Technical Brief - Improved Conditions for Deprotecting 5-Formyl-dC

5-Formyl-dC appears to be a crucial intermediate in the demethylation pathway of 5-methyl-dC where it is recognized and excised by Thymidine-DNA glycosylase base-excision repair enzymes, leading to the insertion of a non-methylated deoxycytidine.1

While 5-Formyl-dC (1) has been a popular product, its use is complicated by a side reaction which occurs when deprotecting the oligo in ammonia or methylamine solutions. Rather than attacking the carbonyl of the acetyl protecting group, the nucleophile attacks the carbon, displacing acetate as a leaving group. Now vicinal to the second acetyl protecting group, it quickly attacks the carbonyl, leading to the formation of a substituted N-acetamide, rather than the desired glycol. The proposed mechanism is shown in Figure 1.

FIGURE 1: Proposed Mechanism for Impurity Formation with Ammonium Hydroxide


One solution to this problem is to use hydroxide as the nucleophile rather than ammonia or methylamine. This way, even if the acetate displacement occurs, it is a transparent substitution that still affords the desired 5-glycolyl-deoxycytidine, which, upon oxidation with sodium periodate, yields the desired 5-formyl-dC. Typically, 0.4 M NaOH in MeOH/water 4:1 (v/v) for 17 hours at room temperature is used to deprotect the oligo.

However, difficulties can arise. The first thing to consider is the choice of protecting groups for the dG and dC bases. Quite surprisingly, dimethylformamidine (dmf), a popular protecting group for guanosine, is remarkably resistant to the sodium hydroxide solution. While an isobutyryl-protected dG is cleanly deprotected in 17 hours, the dmf group requires over 72 hours at room temperature.

In addition, if benzoyl-protected dC is used, nucleophilic displacement of benzamide can occur due to hydroxide attack of the C4 carbon, leading to deamination and a dC to dU mutation. This can be avoided if acetyl-protected dC (Ac-dC) is used during synthesis.

A final concern is that the yield of oligos can be highly variable when using 0.4 M NaOH in MeOH/water for deprotection. The CPG will tend to fuse to a solid cake in the bottom of the vial of larger-scale syntheses and the oligo will tend to precipitate onto the CPG. However, we found that by first briefly sonicating the vial to break up the CPG, pipetting off the supernatant and then rinsing the CPG with water, will consistently give good oligo yields.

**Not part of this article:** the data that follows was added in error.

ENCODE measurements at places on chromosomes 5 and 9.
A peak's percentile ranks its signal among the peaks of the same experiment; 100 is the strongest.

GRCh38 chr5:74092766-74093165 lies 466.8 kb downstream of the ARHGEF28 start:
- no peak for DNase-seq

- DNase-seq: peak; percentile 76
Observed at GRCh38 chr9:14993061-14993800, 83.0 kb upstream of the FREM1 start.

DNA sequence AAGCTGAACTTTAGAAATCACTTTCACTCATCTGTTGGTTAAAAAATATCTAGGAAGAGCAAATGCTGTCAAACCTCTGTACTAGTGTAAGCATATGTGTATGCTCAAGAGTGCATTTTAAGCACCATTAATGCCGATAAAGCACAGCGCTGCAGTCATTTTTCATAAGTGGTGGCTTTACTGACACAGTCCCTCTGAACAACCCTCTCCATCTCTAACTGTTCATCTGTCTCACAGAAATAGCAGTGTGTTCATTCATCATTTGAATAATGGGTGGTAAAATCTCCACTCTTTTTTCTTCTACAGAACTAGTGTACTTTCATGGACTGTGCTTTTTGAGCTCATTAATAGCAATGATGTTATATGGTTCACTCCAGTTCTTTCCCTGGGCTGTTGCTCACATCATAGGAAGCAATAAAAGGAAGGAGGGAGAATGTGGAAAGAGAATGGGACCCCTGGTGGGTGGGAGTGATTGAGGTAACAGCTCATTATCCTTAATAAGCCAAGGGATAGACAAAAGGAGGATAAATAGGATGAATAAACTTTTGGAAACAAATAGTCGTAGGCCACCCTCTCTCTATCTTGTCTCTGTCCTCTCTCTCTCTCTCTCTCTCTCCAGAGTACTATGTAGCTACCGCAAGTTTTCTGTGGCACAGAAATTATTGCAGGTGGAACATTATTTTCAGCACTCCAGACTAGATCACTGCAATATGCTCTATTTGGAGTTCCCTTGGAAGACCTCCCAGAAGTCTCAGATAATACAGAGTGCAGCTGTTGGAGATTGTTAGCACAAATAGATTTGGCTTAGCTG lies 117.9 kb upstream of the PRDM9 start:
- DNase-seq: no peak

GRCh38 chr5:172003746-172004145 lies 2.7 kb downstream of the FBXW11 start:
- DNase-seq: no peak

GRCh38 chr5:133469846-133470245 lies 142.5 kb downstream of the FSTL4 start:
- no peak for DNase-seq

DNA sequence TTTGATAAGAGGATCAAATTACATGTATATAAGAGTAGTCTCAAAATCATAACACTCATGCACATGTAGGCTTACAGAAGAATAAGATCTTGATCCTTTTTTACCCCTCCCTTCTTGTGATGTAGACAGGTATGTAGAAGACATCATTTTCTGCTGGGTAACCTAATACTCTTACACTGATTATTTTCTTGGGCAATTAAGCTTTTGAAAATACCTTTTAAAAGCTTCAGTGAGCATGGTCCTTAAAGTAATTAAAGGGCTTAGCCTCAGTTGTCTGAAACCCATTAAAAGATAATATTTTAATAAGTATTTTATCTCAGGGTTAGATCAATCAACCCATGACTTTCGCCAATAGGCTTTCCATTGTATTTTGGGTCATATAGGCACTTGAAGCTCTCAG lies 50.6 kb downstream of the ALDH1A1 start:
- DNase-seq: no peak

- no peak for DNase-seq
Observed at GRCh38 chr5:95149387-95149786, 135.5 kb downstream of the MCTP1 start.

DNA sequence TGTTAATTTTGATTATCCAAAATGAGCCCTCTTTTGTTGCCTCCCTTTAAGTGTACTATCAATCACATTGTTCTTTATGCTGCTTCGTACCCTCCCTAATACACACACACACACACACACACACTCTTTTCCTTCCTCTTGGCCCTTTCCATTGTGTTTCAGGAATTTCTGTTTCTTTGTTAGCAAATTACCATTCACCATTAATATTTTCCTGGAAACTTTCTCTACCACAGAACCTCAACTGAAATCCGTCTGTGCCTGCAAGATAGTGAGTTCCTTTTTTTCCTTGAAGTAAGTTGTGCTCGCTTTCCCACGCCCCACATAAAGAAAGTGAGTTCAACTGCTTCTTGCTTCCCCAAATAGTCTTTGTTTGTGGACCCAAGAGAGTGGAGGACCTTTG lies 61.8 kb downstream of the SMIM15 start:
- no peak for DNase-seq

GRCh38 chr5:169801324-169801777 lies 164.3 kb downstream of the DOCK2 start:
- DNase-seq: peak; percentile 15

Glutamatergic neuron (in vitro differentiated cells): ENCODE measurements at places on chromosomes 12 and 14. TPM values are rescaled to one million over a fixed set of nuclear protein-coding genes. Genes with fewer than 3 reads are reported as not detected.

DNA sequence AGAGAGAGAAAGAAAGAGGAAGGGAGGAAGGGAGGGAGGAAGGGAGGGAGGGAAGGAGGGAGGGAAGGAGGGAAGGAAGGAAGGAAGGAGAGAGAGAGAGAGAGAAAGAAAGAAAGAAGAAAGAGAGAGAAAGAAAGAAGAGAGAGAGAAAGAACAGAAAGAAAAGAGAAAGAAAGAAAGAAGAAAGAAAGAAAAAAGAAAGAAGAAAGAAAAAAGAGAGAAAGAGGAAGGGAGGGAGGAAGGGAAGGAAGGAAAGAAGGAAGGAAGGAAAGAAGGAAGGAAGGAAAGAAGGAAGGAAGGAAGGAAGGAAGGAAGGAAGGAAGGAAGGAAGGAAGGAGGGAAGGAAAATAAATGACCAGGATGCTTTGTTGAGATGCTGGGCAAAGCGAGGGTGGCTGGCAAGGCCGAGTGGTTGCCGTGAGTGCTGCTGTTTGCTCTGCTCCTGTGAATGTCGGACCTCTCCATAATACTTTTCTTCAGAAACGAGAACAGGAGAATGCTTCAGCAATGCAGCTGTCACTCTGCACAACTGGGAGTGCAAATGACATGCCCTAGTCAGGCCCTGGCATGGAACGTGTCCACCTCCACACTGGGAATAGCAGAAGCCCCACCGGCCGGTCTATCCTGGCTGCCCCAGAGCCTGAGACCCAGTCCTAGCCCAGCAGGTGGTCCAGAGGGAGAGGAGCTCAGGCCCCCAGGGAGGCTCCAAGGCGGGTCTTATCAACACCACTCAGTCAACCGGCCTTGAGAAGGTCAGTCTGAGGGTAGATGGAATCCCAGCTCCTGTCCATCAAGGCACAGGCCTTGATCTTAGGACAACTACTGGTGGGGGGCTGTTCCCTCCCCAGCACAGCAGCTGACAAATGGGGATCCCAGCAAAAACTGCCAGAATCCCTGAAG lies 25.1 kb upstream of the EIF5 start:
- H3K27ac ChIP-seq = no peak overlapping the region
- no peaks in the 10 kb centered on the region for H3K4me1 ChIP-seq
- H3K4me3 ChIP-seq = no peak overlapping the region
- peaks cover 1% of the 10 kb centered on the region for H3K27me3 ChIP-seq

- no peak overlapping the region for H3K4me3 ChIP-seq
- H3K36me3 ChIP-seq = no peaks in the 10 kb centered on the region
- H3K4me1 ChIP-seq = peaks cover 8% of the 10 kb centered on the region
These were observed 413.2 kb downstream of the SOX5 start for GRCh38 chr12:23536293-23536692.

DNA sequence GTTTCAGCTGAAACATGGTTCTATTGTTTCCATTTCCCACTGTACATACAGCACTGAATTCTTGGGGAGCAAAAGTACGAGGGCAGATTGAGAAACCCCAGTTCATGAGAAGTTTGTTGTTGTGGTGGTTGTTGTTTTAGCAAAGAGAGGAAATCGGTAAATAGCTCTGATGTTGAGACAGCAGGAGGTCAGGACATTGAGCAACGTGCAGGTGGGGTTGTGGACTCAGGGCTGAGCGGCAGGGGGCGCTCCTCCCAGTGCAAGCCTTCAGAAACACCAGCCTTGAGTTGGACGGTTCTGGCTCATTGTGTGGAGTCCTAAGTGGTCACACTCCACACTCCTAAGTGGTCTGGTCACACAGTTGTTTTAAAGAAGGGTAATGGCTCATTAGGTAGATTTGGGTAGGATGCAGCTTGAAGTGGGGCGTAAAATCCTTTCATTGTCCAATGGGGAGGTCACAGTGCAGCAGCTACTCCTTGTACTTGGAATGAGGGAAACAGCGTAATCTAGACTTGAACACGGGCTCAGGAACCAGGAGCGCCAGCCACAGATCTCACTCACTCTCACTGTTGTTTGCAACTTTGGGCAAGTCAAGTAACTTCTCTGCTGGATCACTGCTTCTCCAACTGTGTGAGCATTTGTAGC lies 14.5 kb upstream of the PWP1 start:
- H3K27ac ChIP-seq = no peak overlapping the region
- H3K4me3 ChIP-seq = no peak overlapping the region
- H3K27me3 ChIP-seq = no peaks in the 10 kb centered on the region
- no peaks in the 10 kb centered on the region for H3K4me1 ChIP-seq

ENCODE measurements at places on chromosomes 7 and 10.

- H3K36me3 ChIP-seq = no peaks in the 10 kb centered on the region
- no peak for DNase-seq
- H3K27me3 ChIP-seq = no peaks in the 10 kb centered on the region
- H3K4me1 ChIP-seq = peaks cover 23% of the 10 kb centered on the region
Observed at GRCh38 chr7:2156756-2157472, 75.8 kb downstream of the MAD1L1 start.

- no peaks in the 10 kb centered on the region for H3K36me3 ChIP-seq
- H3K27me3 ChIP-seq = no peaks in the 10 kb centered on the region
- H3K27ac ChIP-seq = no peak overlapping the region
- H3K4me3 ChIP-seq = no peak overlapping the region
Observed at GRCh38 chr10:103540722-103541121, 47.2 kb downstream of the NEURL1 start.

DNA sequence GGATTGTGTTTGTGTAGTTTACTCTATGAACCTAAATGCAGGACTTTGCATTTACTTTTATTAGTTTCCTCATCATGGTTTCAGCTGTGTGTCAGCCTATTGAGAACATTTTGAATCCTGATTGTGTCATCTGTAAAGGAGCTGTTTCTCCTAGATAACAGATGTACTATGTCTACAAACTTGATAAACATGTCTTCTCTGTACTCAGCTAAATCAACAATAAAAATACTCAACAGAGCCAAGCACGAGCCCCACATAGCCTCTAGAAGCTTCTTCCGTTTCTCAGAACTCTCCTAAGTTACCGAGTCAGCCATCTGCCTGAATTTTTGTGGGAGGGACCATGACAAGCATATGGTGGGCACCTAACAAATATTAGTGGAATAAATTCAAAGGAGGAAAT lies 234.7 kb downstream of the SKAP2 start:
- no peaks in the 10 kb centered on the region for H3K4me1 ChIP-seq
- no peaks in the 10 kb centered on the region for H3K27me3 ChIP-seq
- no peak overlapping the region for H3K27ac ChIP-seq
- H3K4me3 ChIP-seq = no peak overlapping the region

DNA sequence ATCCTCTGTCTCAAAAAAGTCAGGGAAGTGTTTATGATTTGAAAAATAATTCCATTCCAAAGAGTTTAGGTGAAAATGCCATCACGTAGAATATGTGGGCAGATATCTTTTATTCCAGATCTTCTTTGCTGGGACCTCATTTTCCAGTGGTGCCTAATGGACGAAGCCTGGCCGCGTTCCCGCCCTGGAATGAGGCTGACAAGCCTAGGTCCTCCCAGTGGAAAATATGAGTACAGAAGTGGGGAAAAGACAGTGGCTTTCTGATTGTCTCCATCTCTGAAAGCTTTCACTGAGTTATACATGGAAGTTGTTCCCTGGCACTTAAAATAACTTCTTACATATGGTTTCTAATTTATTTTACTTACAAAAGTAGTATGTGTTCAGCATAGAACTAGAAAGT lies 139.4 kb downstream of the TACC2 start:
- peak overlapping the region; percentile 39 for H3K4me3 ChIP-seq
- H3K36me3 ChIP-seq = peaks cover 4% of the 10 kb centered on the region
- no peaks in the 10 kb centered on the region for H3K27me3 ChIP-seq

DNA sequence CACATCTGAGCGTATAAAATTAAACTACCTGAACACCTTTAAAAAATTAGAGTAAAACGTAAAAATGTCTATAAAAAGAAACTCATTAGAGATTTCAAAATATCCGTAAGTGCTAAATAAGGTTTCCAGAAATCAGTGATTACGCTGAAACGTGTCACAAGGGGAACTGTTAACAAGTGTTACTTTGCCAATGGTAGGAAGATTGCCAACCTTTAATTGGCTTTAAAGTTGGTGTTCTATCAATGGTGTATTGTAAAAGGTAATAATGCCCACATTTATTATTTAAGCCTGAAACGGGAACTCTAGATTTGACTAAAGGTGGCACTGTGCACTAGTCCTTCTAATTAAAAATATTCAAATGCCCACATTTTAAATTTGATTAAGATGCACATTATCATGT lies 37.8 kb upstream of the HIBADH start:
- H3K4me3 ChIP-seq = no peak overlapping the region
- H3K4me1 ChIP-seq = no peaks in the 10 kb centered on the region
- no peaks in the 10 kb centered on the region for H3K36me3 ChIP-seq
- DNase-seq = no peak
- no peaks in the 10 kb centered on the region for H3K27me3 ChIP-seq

Note, the use of sodium hydroxide necessitates a desalting step. This can be accomplished, while simultaneously purifying the oligo, by using a Glen-Pak™ purification cartridge. An optimized protocol (for a 1 µmole synthesis scale or smaller) is given below. With this procedure, multiple incorporations of the formyl-dC can be introduced into an oligo cleanly.

FIGURE 2: Structure of 5-Formyl-dC



Improved Protocol for Deprotection and DMT-On Glen-Pak Purification of Formyl-dC

1) Make a fresh solution of 0.4 M NaOH in MeOH/H2O 4:1 (v/v).

2) Treat the column with 3 mL of 10%DEA in ACN for 2 minutes, pushing the solution back and forth occasionally. Rinse with ACN and dry the CPG.

3) Transfer the CPG to a vial and add 1 mL of 0.4 M NaOH in MeOH/H2O 4:1 (v/v).

4) Allow to react for 17 hours at room temperature.

5) Briefly sonicate the vial to break up the CPG.

6) Pipette off the supernatant and transfer to a clean vial. Rinse the CPG with 250 µL of water and combine with the cleaved oligo.

7) Dilute to 10 mL with 100 mg/mL NaCl in water.

8) Load onto a prepped Glen-Pak cartridge (60-5200-xx) fitted with a 10 mL syringe and purify using the standard protocol but beginning with the Salt Wash Step – i.e., the 2 mL rinse with 100 mg/mL NaCl containing 5% ACN.

9) Dry the purified oligo and dissolve it in 250 µL of water. Chill at 4 °C.

10) Make a fresh solution of 50 mM NaIO4 (26.75 2,7 mg per 250 uL water)

11) Add 250 µL of 50 mM NaIO4 to the chilled oligo solution, briefly vortex and return it to the refrigerator. Keep at 4 °C for 30 minutes.

12) Add 3 mL 0.1 M TEAA and desalt on a prepped Glen-Pak cartridge.


1. Maiti, A. and Drohat, A.C., J. Biol. Chem., 2011, 286, 35334-25338.